When you’re writing about a new world, your readers will have an easier time making the jump from reality to fantasy if you can use telling details to win their trust. And that means that you should travel to new places and seek experiences and local culture that will enrich your writing. The key? Using all your senses.
What is a chapter? A numbered or titled section of a book. Many aspiring writers have questions on how to write a chapter. How long should chapters be? What is the best way to start or end them? Why is it necessary to divide a book up this way in the first place?
One of the biggest struggles of starting a new story is feeling like you don’t know these characters yet. Just like how in real life there’s no way to magically understand someone the moment you meet them, developing all the pieces of your character and understanding their nature is a process that requires time and patience.
Writers accept that what’s gonna happen next? is the most important question in fiction. Implicit in that question is the suggestion that writers need to prevent readers from guessing the story’s ending.
When you’re writing a character, it’s important to know why she is the way she is. Knowing her backstory is important to achieving this end, and one of the most impactful pieces of a character’s backstory is her emotional wound.
+ Related books:
- How to write dazzling dialogue
- Writing success: Your book from start to finish to publication
- Outlining your novel
- Writing deep point of view
- The art of memoir
- Reading like a Writer
- Rock your revisions
- The Emotion Thesaurus: A Writer’s Guide To Character Expression
Producer Rand Ravich reveals all about his new Fox sci-fi drama, which has an unusual spin on the Frankenstein story.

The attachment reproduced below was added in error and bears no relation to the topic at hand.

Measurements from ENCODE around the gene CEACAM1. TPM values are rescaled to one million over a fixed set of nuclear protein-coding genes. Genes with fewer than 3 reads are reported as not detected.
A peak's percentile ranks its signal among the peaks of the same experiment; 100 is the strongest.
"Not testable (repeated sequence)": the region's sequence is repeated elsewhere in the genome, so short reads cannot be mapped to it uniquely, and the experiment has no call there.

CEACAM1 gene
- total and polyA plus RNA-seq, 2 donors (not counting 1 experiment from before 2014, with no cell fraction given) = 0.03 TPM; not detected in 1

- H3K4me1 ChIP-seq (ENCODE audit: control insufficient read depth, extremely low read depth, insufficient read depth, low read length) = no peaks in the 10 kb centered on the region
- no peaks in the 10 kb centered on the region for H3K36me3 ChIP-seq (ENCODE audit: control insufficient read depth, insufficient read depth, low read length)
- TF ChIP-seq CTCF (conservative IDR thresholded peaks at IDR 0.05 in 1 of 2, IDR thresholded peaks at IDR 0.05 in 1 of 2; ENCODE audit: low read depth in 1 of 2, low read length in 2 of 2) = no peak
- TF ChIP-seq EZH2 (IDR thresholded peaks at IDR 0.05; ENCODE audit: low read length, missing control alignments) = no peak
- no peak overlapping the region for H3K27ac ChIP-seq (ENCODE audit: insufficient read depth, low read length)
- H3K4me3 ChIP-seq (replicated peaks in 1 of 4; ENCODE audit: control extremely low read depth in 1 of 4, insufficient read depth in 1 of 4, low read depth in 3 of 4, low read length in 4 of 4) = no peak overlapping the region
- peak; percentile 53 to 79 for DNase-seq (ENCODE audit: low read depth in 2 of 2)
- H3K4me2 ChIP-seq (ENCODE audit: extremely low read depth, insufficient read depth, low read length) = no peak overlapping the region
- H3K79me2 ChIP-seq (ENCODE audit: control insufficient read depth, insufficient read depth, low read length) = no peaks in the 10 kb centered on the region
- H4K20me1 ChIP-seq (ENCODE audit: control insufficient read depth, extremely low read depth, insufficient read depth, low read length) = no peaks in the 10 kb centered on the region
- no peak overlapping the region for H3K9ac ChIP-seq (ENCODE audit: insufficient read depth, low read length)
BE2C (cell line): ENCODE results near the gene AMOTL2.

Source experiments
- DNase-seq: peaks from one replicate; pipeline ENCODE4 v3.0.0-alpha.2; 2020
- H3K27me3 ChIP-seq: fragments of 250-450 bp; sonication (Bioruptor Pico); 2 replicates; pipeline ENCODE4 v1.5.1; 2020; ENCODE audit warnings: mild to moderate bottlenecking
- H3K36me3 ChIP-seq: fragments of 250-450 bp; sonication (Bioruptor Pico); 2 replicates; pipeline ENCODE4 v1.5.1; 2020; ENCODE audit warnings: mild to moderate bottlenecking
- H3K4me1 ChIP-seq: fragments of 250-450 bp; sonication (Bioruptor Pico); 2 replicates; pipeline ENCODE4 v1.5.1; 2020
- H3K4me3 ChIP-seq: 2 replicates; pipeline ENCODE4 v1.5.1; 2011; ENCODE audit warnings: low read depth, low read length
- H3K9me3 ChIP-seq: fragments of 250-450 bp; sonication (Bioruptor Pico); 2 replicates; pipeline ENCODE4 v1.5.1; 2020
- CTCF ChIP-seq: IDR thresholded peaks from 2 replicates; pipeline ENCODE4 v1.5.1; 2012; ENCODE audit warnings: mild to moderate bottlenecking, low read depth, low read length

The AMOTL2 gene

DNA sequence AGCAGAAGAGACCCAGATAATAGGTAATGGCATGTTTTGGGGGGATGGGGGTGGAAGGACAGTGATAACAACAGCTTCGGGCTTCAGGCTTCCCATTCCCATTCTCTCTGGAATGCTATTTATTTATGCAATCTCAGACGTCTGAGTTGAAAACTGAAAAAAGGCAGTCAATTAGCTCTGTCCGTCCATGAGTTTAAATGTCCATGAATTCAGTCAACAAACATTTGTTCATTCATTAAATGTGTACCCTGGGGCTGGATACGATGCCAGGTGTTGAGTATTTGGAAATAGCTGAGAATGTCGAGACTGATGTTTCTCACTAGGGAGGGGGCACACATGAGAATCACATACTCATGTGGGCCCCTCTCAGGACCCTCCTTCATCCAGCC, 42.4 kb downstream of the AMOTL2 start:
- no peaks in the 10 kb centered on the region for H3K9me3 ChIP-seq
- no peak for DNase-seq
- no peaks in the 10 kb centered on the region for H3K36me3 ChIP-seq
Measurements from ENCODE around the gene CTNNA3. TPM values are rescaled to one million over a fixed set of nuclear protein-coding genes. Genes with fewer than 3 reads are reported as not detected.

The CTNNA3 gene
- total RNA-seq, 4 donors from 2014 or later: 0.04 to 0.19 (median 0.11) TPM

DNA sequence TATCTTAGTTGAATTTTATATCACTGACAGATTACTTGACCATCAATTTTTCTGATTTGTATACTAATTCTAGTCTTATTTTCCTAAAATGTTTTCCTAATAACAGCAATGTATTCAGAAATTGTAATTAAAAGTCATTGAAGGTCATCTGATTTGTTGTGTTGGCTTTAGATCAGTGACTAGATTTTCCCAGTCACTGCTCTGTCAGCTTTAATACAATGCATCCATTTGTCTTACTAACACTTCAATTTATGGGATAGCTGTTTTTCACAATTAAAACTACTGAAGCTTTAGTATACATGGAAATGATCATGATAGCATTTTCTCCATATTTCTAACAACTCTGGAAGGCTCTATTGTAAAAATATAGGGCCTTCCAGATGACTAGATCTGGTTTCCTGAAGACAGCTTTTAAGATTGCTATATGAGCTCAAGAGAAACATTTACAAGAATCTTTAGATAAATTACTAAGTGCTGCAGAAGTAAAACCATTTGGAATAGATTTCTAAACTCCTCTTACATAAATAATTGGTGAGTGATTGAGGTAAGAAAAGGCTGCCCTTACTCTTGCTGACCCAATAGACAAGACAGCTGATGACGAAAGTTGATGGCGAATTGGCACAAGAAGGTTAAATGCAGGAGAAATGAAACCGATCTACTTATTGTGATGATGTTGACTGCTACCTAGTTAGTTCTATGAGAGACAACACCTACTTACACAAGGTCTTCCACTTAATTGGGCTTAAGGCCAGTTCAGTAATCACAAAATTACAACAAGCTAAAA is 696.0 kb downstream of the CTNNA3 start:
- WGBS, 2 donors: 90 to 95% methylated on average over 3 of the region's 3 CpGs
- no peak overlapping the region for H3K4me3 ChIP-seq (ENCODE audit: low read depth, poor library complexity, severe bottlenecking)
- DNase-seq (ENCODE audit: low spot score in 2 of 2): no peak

There are a few reasons why entering contests may make sense for some writers.
A novelist once confessed to me that he wrote his first drafts whispering “Genius! Genius!” Then, as he watched his printer extrude the last page, he was confident that the entire novel—this time—had spilled out perfectly and would need no revision. A day or two later, he would read the draft and want to shoot himself.
In the beginning, there was darkness. A void. Most writers spend an endless amount of time staring at a blank page, waiting for ideas to come to them. There’s this great line from the movie Real Genius, “You can’t dictate innovation.” Yet that’s how most writers work.
So, here’s 5 of the most common plain WRONG writing beliefs I see holding writers back on a daily basis. Hold on to your hats, here we go.
- Super Structure: The key to unleashing the power of story
- Screenplay: The foundations of screenwriting
- Essentials of screenwriting
- Screenwriting: The sequence approach
- 33 Ways to sell your screenplay
- The eight characters of comedy
Dictation has become a popular method for laying down a first draft. Barbara Cartland and Voltaire did it, James Patterson and Dan Brown are doing it, and popular self-publishing author Joanna Penn is determined to try it.
If you’re an author, you may not like thinking about your published books as products, but that’s what they are. And the description section on your book’s product page is the most important selling tool you have.
Maintaining a solid sales ranking for your ebook on Kindle in particular, is one of the key elements in making ongoing ebook sales.
While online education has been popular for years in the online marketing space, it has suddenly boomed in the author world along with other craft and hobby niches.
Here are some tips you can share with those who want to post something about your book.
- Self Publishing: My rules to staying alive and making money
- How I sold 80,000 books
- Write. Publish. Repeat: The no-luck-required guide to self-publishing success
- Createspace & Kindle Self Publishing Masterclass
- The Self-Publishing Road Map